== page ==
I have a circuit board that no matter what I do, solder wont stick to it. I don’t have much experience in soldering, but I have soldered before, and most recently today. But this one specific circuit board I have has proven to be very difficult. I am using solder with flux core. The pads are clean and show no sign of oxidation. This is the board.
You could try a bigger tip and more heat, but you’ll need to be pretty confident in your technique. There’s a somewhat inexpensive iron that may yield decent results called the “Pinecil” if you’re willing to wait for it to arrive rather than chancing the higher heat setting and/or changing tips. Also, it may help to use a flux pen instead of relying solely on the flux core.
You’ve got to time travel back 30 years and get one of these Dick Smith soldering irons or something that’s greater than about 60 watts and temperature controlled. You need the power so the tip of the iron doesn’t go cold when you try to solder the very conductive high current pads. That way you don’t need to go to extreme temperatures and damage the circuit board or components.
Yes, it looks like the WX series uses active tips. Not worth the money at that price. I use a Pace branded station of similar design and paid about 1/4 that for it here, but it’s a US company and may be difficult to source for you.
The station you posted last will do just fine. Try to find an assortment of replacement tips. They aren’t usually expensive.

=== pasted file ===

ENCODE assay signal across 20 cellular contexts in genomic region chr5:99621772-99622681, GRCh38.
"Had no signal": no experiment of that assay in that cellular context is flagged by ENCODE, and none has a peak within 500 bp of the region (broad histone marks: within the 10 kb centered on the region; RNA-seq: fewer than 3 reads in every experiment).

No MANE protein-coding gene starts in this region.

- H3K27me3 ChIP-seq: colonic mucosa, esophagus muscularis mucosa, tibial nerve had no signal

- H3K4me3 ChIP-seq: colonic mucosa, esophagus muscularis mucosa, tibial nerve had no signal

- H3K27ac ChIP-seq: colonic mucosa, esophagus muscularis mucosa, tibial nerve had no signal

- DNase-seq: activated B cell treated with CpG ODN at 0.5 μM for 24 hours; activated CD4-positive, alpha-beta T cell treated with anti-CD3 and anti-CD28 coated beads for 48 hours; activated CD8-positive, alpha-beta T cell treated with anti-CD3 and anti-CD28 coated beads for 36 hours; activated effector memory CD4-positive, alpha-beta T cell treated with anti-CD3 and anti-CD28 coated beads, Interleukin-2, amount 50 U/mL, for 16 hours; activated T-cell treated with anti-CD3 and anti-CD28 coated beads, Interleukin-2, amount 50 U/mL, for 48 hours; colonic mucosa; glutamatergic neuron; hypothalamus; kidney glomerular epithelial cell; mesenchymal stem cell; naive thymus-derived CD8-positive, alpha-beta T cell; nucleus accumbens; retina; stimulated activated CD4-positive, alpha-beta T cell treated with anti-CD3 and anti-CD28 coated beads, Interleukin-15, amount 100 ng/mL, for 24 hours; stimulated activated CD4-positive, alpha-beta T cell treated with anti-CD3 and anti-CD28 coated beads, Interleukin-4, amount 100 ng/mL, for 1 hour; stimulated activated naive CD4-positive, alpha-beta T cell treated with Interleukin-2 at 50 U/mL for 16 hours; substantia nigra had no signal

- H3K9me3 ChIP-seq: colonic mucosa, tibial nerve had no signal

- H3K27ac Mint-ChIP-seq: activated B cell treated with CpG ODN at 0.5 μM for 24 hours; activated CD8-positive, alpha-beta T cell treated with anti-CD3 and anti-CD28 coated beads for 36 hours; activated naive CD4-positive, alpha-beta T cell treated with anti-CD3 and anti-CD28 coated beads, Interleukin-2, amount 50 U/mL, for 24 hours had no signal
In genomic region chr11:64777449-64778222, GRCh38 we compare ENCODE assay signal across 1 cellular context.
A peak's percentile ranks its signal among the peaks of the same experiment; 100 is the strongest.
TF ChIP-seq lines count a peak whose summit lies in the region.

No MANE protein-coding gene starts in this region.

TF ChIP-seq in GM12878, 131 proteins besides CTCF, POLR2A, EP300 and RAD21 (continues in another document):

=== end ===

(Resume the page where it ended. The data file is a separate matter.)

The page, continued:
There’s also this 100w iron from RND lab, it costs the same as the 70w Weller. At this price point, finding easily available replacement tips is a priority. Which one would you recommend, Weller or RND lab? How many mm should the chisel tip be?
Use as much solder paste as you can.
If you find it, use the best solder paste available: “Amasan Lötfett”.
After applying some paste on the surface, use solder to shine the surface up.
Apply the paste and shine the power wire up with solder, too.
Then solder the wire and surface together.
Get some 63/37 solder if you are using 60/40. It’s a bit easier to work with and generally less chance of a cold solder joint. And as @Mustafa_Gokce says use flux generously. Get some past, liquid and a pen. It can also help to lightly polish the solder pad (I use a pencil eraser) to remove any oxidation before soldering. But 1st a higher wattage iron.
I bought a more powerful iron and solder now sticks to the board without problem. My concern is, the awg 14 wires are very thick and it’s difficult to not make contact between pads. What’s the best way to verify no small particles of solder are touching between pads?
Would it be safe to use awg 16 for soldering esc? Current load will be 25-27 amps. Cables are very short. Around 8cm.
Also, can I skip pads? The board has Ground, B+, B+, Ground. Can I for instance do, Ground, skip first B+, solder second B+? This way there will make it easier to solder thick wires